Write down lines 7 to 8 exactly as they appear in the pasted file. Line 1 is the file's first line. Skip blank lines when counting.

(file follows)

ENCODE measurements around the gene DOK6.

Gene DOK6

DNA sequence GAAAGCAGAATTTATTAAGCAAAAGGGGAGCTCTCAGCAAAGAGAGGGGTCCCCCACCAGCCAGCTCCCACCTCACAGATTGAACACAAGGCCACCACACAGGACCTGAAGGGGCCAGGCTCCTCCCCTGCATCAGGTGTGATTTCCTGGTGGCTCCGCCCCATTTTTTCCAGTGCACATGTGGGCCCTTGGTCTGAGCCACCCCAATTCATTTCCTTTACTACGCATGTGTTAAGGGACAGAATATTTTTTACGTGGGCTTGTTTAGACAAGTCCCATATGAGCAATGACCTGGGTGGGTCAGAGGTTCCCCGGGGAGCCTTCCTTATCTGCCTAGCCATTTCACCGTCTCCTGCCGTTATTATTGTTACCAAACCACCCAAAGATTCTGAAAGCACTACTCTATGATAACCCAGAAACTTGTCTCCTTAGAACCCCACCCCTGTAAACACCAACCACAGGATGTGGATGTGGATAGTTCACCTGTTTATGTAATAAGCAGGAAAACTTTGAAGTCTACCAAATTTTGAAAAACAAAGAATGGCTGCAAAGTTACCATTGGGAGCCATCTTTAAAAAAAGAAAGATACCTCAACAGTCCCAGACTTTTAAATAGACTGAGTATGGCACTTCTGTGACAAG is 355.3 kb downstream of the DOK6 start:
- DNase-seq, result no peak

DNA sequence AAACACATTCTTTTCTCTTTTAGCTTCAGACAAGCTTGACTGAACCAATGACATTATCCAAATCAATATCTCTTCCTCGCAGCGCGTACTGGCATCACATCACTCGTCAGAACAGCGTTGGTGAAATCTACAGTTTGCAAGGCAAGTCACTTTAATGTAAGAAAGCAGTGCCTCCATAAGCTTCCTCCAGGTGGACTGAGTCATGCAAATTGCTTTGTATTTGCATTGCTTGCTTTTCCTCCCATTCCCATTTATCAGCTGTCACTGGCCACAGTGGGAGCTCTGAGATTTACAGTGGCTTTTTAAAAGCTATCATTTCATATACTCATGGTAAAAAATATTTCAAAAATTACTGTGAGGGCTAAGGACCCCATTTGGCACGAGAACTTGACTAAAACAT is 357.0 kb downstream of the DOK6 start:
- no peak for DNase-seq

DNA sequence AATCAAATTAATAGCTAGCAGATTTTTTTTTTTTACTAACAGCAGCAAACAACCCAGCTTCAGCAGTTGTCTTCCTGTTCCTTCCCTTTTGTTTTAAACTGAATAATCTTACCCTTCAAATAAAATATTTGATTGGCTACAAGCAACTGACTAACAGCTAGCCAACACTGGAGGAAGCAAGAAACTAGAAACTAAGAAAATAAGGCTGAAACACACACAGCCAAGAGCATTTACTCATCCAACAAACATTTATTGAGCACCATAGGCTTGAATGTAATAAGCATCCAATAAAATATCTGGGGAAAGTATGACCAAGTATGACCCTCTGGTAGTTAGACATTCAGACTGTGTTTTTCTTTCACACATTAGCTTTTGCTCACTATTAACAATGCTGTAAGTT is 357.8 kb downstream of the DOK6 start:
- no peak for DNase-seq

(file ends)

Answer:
DNA sequence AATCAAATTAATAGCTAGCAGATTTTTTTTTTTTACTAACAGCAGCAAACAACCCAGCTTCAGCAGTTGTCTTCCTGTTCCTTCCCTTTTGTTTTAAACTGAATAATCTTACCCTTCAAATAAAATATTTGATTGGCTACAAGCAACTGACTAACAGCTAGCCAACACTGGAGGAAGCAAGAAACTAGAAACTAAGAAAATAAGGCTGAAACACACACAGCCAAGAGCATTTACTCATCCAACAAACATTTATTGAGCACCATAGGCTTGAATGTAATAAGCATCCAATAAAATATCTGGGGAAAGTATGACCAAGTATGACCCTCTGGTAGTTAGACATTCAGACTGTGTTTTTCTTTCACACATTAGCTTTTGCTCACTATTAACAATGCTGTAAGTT is 357.8 kb downstream of the DOK6 start:
- no peak for DNase-seq